This democratic ideal creates its own contradiction. Electoral mobilisation becomes legitimate occasion not just for a clash of ideas and ideologies, but also for an invocation of primordial links, bonds, loyalties, sympathies. Each electoral round produces its own slate of haughty winners and sore losers.

For the first 60 years, our republic has had a kind of Nehruvian order. The key to this Nehruvian order was a politics of trust – the leaders, the political parties and the electorate subscribed to a wholesome respect for pluralism, diversity and differences. Though we have had a constitution and its various institutions have helped instill bonds of citizenship, it was the politicians and political parties who undertook the politics’ primary task of manufacturing trust and harmony in society. Wise politicians like a Kamaraj a Y.B. Chavan or a Devraj Urs developed a grammar of accommodation. We produced a Karpoori Thakur, a Lalu Prasad and a Mayawati. Social satisfaction was partial but there was no dissatisfaction on a subversive scale because political space was not denied to anyone.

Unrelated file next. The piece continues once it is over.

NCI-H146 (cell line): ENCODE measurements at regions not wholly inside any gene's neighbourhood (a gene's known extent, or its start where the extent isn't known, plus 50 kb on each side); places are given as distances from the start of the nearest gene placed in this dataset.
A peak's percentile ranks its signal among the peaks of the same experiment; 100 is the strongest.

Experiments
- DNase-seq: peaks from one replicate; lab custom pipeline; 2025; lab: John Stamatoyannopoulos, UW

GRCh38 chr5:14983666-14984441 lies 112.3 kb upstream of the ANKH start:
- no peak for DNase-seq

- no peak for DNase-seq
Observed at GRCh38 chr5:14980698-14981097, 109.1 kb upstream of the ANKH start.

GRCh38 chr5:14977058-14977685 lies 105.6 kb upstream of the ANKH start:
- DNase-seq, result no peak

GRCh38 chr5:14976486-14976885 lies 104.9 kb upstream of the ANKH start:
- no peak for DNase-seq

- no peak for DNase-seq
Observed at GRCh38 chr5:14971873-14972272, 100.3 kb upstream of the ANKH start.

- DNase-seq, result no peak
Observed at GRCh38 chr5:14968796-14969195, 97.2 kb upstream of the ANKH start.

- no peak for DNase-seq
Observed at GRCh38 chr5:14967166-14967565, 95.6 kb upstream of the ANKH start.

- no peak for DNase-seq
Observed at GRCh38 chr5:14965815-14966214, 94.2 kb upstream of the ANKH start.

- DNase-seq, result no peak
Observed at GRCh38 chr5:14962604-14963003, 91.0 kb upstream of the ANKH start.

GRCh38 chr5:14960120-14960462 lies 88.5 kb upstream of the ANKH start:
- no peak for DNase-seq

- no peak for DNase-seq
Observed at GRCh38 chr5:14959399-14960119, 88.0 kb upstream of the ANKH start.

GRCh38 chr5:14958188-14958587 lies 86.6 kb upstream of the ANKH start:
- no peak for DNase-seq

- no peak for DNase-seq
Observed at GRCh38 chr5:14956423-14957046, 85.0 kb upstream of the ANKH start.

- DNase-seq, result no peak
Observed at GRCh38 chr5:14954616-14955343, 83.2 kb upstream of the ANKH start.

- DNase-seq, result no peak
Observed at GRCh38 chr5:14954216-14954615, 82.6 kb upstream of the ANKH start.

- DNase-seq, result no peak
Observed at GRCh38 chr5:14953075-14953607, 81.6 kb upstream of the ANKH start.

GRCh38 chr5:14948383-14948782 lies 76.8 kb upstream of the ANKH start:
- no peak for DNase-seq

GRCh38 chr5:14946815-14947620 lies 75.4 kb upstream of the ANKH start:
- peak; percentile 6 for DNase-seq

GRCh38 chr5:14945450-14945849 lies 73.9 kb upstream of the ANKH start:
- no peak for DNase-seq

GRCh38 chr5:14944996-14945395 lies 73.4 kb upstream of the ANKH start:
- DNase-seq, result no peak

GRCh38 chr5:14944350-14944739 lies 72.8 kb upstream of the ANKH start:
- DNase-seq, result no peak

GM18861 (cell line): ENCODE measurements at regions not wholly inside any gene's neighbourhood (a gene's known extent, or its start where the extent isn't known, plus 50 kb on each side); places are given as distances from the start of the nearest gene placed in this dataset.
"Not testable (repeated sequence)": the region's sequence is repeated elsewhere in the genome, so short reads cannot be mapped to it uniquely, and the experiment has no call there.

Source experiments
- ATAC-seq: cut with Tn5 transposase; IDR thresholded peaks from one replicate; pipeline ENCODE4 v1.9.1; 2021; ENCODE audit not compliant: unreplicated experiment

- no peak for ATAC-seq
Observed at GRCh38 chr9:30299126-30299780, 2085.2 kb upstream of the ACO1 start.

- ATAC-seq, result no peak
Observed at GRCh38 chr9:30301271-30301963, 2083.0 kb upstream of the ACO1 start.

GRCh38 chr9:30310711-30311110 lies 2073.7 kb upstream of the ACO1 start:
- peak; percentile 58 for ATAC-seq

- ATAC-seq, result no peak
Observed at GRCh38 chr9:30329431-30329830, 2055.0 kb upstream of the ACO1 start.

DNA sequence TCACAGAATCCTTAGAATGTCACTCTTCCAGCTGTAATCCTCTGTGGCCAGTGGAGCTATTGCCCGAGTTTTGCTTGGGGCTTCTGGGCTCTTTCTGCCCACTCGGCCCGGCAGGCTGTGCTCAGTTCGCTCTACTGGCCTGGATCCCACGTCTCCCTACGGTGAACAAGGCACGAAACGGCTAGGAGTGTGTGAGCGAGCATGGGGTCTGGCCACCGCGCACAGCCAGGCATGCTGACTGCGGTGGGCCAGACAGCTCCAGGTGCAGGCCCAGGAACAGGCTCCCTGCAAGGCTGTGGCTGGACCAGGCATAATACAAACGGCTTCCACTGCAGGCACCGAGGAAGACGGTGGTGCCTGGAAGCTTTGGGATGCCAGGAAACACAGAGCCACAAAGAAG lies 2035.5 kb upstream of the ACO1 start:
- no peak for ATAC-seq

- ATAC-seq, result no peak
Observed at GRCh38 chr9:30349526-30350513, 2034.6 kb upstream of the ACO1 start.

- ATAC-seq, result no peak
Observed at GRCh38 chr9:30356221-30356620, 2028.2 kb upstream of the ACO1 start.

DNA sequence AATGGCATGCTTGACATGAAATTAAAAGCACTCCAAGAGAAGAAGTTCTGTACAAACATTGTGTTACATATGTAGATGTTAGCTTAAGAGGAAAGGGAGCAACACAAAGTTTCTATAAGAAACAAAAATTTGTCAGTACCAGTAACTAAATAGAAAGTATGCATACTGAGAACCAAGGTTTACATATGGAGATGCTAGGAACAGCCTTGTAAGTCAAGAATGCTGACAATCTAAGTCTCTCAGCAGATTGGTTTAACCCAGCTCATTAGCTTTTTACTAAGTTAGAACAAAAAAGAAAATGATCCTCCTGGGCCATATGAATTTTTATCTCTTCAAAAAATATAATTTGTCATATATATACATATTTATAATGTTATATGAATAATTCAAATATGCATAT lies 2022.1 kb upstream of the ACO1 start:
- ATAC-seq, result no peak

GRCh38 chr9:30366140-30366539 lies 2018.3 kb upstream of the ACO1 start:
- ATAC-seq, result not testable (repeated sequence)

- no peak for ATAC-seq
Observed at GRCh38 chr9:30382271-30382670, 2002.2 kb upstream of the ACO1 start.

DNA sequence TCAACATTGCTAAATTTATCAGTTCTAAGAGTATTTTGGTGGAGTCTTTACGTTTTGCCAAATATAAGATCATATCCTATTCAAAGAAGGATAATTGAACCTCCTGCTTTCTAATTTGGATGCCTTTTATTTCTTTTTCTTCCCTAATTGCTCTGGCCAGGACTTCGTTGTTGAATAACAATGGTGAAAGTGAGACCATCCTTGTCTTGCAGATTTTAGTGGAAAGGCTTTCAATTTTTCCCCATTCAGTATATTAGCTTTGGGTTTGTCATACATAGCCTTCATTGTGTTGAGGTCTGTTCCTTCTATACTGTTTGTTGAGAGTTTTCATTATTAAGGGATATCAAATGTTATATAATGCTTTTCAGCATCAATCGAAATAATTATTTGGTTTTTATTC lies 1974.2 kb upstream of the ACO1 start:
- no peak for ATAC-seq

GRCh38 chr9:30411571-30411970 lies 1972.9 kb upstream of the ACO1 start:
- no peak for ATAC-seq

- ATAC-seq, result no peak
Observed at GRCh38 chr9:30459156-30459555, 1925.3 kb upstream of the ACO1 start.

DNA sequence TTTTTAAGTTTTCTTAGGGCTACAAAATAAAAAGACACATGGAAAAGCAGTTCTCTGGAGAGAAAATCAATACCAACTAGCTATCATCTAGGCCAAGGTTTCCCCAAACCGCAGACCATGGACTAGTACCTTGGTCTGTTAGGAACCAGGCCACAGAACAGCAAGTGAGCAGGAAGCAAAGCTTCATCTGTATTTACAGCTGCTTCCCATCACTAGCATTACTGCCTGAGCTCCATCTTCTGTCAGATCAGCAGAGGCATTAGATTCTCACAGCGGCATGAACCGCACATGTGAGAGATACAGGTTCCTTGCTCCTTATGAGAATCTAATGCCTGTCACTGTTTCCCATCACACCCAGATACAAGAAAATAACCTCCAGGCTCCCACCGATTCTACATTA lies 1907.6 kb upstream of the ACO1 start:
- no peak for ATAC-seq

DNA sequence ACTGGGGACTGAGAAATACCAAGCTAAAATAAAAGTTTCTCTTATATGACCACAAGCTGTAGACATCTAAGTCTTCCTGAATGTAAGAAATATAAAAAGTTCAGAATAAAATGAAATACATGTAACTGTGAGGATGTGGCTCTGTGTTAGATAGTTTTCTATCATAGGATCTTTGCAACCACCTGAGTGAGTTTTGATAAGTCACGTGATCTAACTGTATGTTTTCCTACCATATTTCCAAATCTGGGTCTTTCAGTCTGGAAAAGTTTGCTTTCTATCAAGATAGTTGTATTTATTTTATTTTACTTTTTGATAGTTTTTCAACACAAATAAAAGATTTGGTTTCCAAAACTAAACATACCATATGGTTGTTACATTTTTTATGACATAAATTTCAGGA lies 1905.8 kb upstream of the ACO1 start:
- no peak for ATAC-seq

Then, in the early 1990s, we switched over to a new economy of market, which demanded a new politics. We got to work right away; we staged “December 6, 1992”. Within a few years, we had a new pan-India middle class and, suddenly, Atal Bihari Vajpayee became an “acceptable” face. Since then, we have had an unfinished political civil war on our hands. That war did reach some kind of resolution in May 2014. We proclaimed a dawn, a “new India” and minted a “new normal”.

A contradiction gnaws at the heart of this “new normal.” The BJP’s electoral managers can take legitimate pride in “reading” every sub-sub-caste and then devising an electoral strategy to keep them all under its tent. In the process, electoral mobilisation keeps alive all the old fault-lines in society; but the BJP’s ideological managers demand a new conformity, without having worked out new skills of accommodation. Hindutva insists on a submergence of identity, caste, community; it seeks brassily to prioritise national, pan-Indian sentiments – deshbhakti, anti-Pakistanism, the Indian army, Kulbhushan Jadhav – over individual or sub-group or local satisfactions and grievances.

Also read: This Will Be the Year of Peak Hindutva